Bee (credit Chris Lawrence) 1/4
Common carder bee (credit Penny Frith) 2/4
Leafcutter bee (credit Gillian Day) 3/4
Pollinators infographic (credit The Wildlife Trusts) 4/4

British Sugar fails to deliver on 3-year plan to end use of banned neonicotinoids


Friday 08 December, 2023


Time's up! Minister urged to help sugar farmers go neonic-free and honour ban as deadline approaches to end reliance on bee-harming chemicals.

An application for the use of a banned, bee-harming neonicotinoid on sugar beet seed in 2024 has been submitted to the UK Government – despite an industry commitment to end reliance on the banned pesticide in 2023. In August 2020, British Sugar pleaded for "no more than three years... to give us time to develop alternatives to the seed treatments." Three years has now passed.

Meeting minutes reveal that the Expert Committee on Pesticides, which has repeatedly advised the Government against authorising banned pesticides, now warns that the risks to bees and other pollinators from such a decision outweigh any likely benefits for sugar beet growers.

Farming minister, Mark Spencer, must now decide whether to follow expert advice and European standards – or to allow an authorisation of the banned chemical in the new year.

A minuscule trace of neonicotinoids – which were banned in the UK and across the EU in 2018 – can disrupt a bee's ability to navigate and reproduce, with long-lasting consequences for their survival. When neonicotinoids are washed into streams and rivers, they are extremely toxic to aquatic invertebrates and pollute the water. Yet, for the last three years the UK Government has granted a derogation for the use of the neonicotinoid Thiamethoxam on sugar beet.

In 2017, invertebrate conservation organisation, Buglife, reported that the River Waveney on the Norfolk/Suffolk border, whose catchment contains large areas farmed for sugar beet, was the worst polluted river monitored for levels of five commonly used neonic pesticides. The River Wensum in Norfolk – a Special Area of Conservation for its river life – was also found to be chronically polluted, and the report noted that the Waveney and Wensum Rivers both supply water to The Norfolk and Suffolk Broads, an internationally important wetland that supports many endangered aquatic species. [https://www.buglife.org.uk/news/heavy-neonicotinoid-insecticide-contamination-damaging-british-rivers/].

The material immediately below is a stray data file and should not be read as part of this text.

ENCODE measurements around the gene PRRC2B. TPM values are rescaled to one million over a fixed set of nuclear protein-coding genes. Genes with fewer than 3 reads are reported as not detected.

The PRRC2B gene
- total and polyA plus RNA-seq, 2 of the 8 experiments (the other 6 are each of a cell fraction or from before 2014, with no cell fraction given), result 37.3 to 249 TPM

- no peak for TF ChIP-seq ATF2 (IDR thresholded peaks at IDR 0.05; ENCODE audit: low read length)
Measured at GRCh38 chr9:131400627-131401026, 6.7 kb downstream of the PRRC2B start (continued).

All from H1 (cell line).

A European High Court ruling on 19 January 2023 found that authorisations for using neonicotinoids were never justified. But on 23 January 2023, the UK Government allowed the use of neonicotinoids on sugar beet in defiance of the UK Expert Committee on Pesticides, which said it was unable to support an authorisation because the "potential adverse effects to honeybees and other pollinators outweigh the likely benefits."

Ben McFarland, Suffolk Wildlife Trust's Director of Wildlife Conservation & Recovery, says: "The prospect of yet another year of neonic use being forced on sugar beet growers by British Sugar is frankly a catastrophe for wildlife in the River Waveney and The Norfolk and Suffolk Broads, and for any hope of restoring healthy populations of aquatic invertebrates that are a vital part of their ecosystems.